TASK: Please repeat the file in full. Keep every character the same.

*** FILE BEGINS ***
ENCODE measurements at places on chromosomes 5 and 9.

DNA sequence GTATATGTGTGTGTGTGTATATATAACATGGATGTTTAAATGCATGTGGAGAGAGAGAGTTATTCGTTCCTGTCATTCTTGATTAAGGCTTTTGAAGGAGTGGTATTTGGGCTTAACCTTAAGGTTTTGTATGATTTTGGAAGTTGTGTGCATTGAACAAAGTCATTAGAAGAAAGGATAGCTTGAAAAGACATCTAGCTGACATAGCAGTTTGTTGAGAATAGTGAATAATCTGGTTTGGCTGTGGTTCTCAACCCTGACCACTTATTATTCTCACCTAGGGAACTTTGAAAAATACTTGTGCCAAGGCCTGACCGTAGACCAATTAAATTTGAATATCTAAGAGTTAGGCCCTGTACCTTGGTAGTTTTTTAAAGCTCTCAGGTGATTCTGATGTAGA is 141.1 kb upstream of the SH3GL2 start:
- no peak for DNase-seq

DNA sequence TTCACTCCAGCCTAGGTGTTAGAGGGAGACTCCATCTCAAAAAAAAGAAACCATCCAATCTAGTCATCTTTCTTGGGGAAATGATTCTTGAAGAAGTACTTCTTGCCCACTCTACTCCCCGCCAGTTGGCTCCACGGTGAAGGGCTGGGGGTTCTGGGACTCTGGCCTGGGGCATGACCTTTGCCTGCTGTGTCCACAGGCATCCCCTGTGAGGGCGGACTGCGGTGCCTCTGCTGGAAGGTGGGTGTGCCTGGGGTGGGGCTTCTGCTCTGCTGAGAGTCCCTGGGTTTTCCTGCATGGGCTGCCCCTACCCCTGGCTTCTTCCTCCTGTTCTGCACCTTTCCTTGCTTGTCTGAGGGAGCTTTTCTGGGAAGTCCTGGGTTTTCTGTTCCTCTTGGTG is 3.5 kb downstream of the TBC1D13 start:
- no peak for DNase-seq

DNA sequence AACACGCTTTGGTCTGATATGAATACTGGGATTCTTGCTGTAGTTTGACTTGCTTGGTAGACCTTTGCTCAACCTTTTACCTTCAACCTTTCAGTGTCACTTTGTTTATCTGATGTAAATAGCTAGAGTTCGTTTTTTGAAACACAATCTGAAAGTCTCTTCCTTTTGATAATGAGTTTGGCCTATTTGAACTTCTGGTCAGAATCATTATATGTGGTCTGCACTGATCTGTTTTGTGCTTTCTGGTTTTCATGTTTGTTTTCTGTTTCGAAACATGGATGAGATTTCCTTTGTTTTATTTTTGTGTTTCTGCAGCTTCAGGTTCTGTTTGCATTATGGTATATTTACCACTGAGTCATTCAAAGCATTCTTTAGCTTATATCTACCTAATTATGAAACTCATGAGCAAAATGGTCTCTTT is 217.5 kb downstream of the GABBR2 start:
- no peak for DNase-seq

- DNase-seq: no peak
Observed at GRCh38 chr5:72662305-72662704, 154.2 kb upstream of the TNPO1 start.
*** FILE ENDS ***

ENCODE measurements at places on chromosomes 5 and 9.

DNA sequence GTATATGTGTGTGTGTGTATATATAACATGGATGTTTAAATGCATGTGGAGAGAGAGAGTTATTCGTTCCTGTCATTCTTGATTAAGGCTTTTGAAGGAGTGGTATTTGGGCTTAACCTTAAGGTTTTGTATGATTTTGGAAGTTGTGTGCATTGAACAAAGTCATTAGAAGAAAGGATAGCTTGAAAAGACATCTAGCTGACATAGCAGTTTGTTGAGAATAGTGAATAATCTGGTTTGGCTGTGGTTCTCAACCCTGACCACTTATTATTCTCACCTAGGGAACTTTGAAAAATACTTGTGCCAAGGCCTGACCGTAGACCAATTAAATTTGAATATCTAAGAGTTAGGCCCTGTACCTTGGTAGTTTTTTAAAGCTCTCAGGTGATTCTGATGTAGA is 141.1 kb upstream of the SH3GL2 start:
- no peak for DNase-seq

DNA sequence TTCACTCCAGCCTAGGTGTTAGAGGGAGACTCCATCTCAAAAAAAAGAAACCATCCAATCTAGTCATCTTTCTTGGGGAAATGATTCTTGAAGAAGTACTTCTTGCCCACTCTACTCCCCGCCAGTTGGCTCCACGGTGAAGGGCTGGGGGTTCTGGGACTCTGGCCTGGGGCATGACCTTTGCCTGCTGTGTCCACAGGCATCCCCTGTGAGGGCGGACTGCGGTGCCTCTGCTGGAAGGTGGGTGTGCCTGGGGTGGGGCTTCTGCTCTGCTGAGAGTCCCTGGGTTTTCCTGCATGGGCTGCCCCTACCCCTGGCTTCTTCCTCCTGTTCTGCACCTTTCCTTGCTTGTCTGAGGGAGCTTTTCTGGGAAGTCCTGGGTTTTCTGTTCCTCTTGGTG is 3.5 kb downstream of the TBC1D13 start:
- no peak for DNase-seq

DNA sequence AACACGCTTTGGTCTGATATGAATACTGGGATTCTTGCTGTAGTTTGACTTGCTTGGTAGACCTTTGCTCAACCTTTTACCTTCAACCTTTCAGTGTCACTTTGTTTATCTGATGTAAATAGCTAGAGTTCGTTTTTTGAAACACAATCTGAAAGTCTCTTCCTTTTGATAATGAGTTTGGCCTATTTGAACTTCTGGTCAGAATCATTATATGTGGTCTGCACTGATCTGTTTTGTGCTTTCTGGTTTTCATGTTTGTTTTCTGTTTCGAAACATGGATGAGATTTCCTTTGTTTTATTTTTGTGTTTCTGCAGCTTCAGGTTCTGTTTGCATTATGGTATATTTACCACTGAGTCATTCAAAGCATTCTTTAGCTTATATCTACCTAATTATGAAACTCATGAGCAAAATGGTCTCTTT is 217.5 kb downstream of the GABBR2 start:
- no peak for DNase-seq

- DNase-seq: no peak
Observed at GRCh38 chr5:72662305-72662704, 154.2 kb upstream of the TNPO1 start.